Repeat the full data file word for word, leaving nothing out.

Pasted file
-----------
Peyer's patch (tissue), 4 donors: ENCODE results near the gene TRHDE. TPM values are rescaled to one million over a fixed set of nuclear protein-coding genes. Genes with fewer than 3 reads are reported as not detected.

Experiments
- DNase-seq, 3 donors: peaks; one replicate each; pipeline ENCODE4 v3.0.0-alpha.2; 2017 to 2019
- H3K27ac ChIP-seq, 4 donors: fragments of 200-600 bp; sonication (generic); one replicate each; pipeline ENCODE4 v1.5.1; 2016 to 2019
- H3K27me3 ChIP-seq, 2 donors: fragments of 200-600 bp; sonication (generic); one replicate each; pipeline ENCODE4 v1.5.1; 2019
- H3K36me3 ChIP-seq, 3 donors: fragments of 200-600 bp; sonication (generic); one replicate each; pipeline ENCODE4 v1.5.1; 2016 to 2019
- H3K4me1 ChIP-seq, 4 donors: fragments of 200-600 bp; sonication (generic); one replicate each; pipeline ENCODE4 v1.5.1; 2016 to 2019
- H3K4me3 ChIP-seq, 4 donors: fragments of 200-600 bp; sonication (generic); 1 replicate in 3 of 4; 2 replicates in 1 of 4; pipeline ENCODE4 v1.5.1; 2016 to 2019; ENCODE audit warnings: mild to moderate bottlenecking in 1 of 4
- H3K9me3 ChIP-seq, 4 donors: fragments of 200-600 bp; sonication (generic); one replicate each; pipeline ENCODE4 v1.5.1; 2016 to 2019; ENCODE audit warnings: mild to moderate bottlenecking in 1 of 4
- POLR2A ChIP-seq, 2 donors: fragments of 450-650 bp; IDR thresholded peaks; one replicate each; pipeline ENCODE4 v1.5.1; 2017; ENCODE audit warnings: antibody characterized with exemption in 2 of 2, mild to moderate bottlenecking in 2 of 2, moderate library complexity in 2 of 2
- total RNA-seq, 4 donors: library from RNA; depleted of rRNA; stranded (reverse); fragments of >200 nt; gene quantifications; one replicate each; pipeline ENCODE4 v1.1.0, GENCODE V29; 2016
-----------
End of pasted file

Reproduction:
Peyer's patch (tissue), 4 donors: ENCODE results near the gene TRHDE. TPM values are rescaled to one million over a fixed set of nuclear protein-coding genes. Genes with fewer than 3 reads are reported as not detected.

Experiments
- DNase-seq, 3 donors: peaks; one replicate each; pipeline ENCODE4 v3.0.0-alpha.2; 2017 to 2019
- H3K27ac ChIP-seq, 4 donors: fragments of 200-600 bp; sonication (generic); one replicate each; pipeline ENCODE4 v1.5.1; 2016 to 2019
- H3K27me3 ChIP-seq, 2 donors: fragments of 200-600 bp; sonication (generic); one replicate each; pipeline ENCODE4 v1.5.1; 2019
- H3K36me3 ChIP-seq, 3 donors: fragments of 200-600 bp; sonication (generic); one replicate each; pipeline ENCODE4 v1.5.1; 2016 to 2019
- H3K4me1 ChIP-seq, 4 donors: fragments of 200-600 bp; sonication (generic); one replicate each; pipeline ENCODE4 v1.5.1; 2016 to 2019
- H3K4me3 ChIP-seq, 4 donors: fragments of 200-600 bp; sonication (generic); 1 replicate in 3 of 4; 2 replicates in 1 of 4; pipeline ENCODE4 v1.5.1; 2016 to 2019; ENCODE audit warnings: mild to moderate bottlenecking in 1 of 4
- H3K9me3 ChIP-seq, 4 donors: fragments of 200-600 bp; sonication (generic); one replicate each; pipeline ENCODE4 v1.5.1; 2016 to 2019; ENCODE audit warnings: mild to moderate bottlenecking in 1 of 4
- POLR2A ChIP-seq, 2 donors: fragments of 450-650 bp; IDR thresholded peaks; one replicate each; pipeline ENCODE4 v1.5.1; 2017; ENCODE audit warnings: antibody characterized with exemption in 2 of 2, mild to moderate bottlenecking in 2 of 2, moderate library complexity in 2 of 2
- total RNA-seq, 4 donors: library from RNA; depleted of rRNA; stranded (reverse); fragments of >200 nt; gene quantifications; one replicate each; pipeline ENCODE4 v1.1.0, GENCODE V29; 2016